Skip to 0 minutes and 11 seconds JIMMY WHITWORTH: Outbreaks of infectious diseases have always been with us; from descriptions from Rome and from Athens in classical time, through plague in the Middle Ages, and then in the 19th century epidemics of cholera, and in the 20th century of influenza. During this course, we’re going to use the terms “outbreak”, “epidemic”, and “pandemic” a great deal. So let me clarify what we mean when we use these terms. Outbreak simply means more cases than expected of a disease in a specific place or population, over a given period of time. So in fact, this could just be a single case if it’s something unexpected.
Skip to 1 minute and 0 seconds For example, if it was a case of cholera in the UK in somebody who had never travelled abroad. Epidemic has, really, the same meaning as outbreak, but we tend to reserve that term for the larger types of outbreaks. And then a pandemic is a large epidemic, where it has spread into several countries or several continents. Going back to the history, with increasing trade, and pilgrimage, and war, there was increasing international travel, and it was recognised that this could bring back cases of plague. And so it was that, in the 14th century, city authorities in places like Venice and Dubrovnik established quarantine.
Skip to 1 minute and 54 seconds This was the holding of ships in port, not allowing them to dock, and of people at land borders who were isolated for up to 40 days to allow the incubation of any plague to have passed on. These measures aimed to provide health protection and health security for the citizens of these cities. By the 19th century, four diseases, plague, cholera, yellow fever, and smallpox, were covered by international agreements, with mandatory reporting allowing for international surveillance and response. From these agreements developed the International Health Regulations that were first issued in 1969.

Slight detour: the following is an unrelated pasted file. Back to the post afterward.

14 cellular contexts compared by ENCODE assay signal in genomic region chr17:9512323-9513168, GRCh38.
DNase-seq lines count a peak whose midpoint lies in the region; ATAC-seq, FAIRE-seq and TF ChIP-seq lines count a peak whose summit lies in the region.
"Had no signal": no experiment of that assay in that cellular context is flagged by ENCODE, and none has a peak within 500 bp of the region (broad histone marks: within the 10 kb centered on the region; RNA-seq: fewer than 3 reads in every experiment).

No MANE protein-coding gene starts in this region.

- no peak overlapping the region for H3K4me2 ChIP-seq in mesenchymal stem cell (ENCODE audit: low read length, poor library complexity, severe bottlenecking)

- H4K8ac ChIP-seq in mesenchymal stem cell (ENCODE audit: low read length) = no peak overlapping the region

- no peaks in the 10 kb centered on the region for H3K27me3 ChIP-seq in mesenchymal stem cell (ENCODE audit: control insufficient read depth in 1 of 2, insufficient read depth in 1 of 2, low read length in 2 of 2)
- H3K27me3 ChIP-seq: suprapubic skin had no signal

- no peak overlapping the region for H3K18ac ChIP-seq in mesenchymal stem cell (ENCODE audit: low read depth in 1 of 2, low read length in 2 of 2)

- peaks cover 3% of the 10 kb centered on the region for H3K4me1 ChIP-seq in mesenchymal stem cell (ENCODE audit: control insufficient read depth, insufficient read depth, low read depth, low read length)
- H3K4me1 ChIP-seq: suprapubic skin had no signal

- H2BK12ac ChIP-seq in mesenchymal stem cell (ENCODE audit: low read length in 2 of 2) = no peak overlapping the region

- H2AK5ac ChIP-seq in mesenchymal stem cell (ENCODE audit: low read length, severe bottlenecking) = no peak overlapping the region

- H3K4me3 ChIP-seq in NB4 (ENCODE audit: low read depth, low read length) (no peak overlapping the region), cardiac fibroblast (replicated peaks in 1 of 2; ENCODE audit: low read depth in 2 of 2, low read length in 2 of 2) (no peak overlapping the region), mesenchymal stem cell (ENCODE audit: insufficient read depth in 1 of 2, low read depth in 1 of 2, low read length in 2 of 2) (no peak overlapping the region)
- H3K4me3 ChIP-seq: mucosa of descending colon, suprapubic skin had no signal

Skip to 2 minutes and 43 seconds Over time, it was recognised that with slow or limited reporting, with increasing rapid international travel, and with the emerging of other infectious diseases, there was a need to update these regulations.
Skip to 3 minutes and 2 seconds All of this time, it was recognised that outbreaks were causing major loss of life, severe social upheaval and great financial losses. This drove medical advances, in particular the development of vaccines against conditions such as measles, polio, yellow fever, rubella, and diphtheria, all of which had caused major outbreaks in the past. The International Health Regulations were revised in 2005, and the focus changed from stopping diseases at international borders to developing national capacity to be able to detect and respond to outbreaks within their borders. You will hear more about this later this week in the step on global architecture. Meanwhile, epidemics continue to happen all the time and all around the world.
Skip to 4 minutes and 1 second Just in the first two decades of the 21st century, we have had outbreaks of SARS (Severe Acute Respiratory Syndrome) meningitis, chikungunya, influenza, cholera, measles, MERS, which is Middle East Respiratory Syndrome, Ebola, Zika, and yellow fever. So, outbreaks have occurred throughout history and are still occurring today. You will learn more about this in the next step, which is about infectious disease outbreaks today.
History of disease outbreaks and their impact
In this step, Jimmy Whitworth (LSHTM) explains the history of outbreaks, which has been traced back to Ancient Rome and Greece. This step covers the diseases that caused outbreaks historically and the progress that was made to control them, including the critical development of vaccines. This step also explains the development of the International Health Regulations and its role as a framework for helping countries prepare and respond to outbreaks.
© London School of Hygiene and Tropical Medicine 2019